Most churches, through their national organizations have licenses, but I'm
not sure of streaming. For that issue I wonder even if choirs who are
streaming their performances on Facebook are following the law.
    Recently Lesley at was giving courses for librarians
certification in licensing issues and you might check with her.
     AT this site scroll down for some
articles on various areas of copyright including licenses.


Paul T. Jackson
Trescott Research
Steilacoom, WA 98338
[log in to unmask]

On Tue, Oct 15, 2019, 8:04 AM John Schroth <[log in to unmask]

> Hello ARSC Group:
> I have been a faithful member of ARSC for quite a few years now.
> Although this questions is not exactly focused on the preservation of
> recorded sound content, I hoping that someone on this list can provide
> some advice/input for a more personal inquiry, as I know there are quite
> a few people on this list-serve who have some copyright
> background/knowledge.
> I am a member of a smaller Roman Catholic church in Upstate New York.
> About a year ago, I began web streaming a live camera broadcasting 24/7
> on YouTube for our church. For an entire year, there were no issues.
> Before we lost our YouTube account, we had over 900 unique instances
> each month where someone logged in to watch a regular church service, a
> funeral or a wedding. Then suddenly two months ago, YouTube sent me a
> notification that "due to multiple violations, your YouTube account was
> closed". There was no specific information as to why. I filed an appeal
> with no reply and we lost the account.
> My best guess is that sometimes our parish priest will play store-bought
> religious CD's for background music before mass, during confessions to
> hide any extraneous conversions, etc. and the music went through the
> sound system and through our streaming hardware which was then broadcast
> through the YouTube live stream and YouTube picked up on the copyrighted
> music and punted us for copyright violations.
> After doing a mass amount of research to find a qualified paid streaming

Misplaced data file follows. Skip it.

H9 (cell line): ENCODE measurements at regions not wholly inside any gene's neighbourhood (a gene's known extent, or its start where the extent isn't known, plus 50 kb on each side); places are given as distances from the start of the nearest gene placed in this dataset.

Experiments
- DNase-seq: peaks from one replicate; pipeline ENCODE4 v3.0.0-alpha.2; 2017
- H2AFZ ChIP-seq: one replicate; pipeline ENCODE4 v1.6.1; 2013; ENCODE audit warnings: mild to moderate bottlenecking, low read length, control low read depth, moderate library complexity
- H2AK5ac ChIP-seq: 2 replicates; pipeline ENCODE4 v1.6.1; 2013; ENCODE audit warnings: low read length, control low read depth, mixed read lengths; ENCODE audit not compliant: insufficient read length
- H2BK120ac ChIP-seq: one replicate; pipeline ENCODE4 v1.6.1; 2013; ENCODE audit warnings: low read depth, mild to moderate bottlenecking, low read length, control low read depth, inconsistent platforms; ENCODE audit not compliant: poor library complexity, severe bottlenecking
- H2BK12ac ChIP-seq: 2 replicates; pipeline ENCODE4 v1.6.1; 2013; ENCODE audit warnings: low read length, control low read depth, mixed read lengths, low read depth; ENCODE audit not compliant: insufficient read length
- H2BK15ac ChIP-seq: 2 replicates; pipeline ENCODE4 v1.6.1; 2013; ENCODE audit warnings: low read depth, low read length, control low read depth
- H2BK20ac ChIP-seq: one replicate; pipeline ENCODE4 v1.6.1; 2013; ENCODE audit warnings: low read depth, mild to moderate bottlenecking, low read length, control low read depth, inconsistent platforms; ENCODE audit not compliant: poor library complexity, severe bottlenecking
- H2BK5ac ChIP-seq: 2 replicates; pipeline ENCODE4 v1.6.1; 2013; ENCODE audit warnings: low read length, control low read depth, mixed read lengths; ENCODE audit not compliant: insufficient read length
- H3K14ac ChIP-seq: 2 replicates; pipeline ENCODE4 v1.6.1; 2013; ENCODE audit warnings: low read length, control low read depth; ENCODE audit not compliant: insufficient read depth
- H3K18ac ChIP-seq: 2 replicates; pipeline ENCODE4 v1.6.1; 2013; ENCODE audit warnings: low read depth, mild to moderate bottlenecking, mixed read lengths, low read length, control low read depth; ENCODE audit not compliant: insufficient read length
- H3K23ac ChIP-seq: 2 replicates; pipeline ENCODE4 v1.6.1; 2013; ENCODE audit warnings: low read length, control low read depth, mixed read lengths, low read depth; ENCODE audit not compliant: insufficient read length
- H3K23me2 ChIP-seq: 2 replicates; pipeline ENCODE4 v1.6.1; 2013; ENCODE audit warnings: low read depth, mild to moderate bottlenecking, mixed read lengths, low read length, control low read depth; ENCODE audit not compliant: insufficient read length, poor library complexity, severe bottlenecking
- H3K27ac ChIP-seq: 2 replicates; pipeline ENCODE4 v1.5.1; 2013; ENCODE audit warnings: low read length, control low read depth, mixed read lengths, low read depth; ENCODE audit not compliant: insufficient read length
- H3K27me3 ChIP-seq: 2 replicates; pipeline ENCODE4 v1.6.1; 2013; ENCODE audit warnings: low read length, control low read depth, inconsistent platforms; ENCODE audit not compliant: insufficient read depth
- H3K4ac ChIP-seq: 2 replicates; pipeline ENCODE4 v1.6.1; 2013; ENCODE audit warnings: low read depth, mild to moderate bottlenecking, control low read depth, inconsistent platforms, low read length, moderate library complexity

> service provider, I found more and more references pointing to the fact
> that if you broadcast your church services outside the four walls of
> your church, such as streaming your services, you need to purchase a
> rights license to be able to use the standard Roman Catholic church
> hymns in your streaming content. But these references conflict with
> other references that say we don't have to pay for a rights license.
> Some license companies ask that you report weekly a list of all the
> hymns sung in the services for the entire week. Some license companies
> state that you just pay a fixed fee to cover the church services for the
> entire year with no reporting. The streaming providers all say the same
> thing - no one is going to go through the time and trouble of suing a
> small catholic church for streaming hymns sung during a regular worship
> service - there's no money in it. There is no definitive answer for
> rights licensing protocol that I can find anywhere. It seems as the
> licensing companies are there to cash in on churches that are willing to
> pay to protect themselves. Our Diocese has not been able to provide any
> definitive answer either. There are not many churches in our diocese
> that do what we do. Apparently, streaming the Roman Catholic mass is not
> something many churches do in our area.
> So my question is this....  Does anyone on this list have some
> experience or practical experience in this area? If we only stick to
> streaming broadcast of hymns sung during live Roman Catholic Church
> services (and we do not play any other pre-recorded music before during
> or after services) are we within our rights to broadcast the services
> through web streaming without having to pay for additional copyright
> protection? If not and we should purchase a rights license, does anyone
> have recommendations for a rights license service provider where the
> service is reputable, the costs are reasonable and the reporting isn't
> to a point that it requires a lot of weekly work?
> Thanks in advance for any input.
> Kind Regards,
> John Schroth
> --
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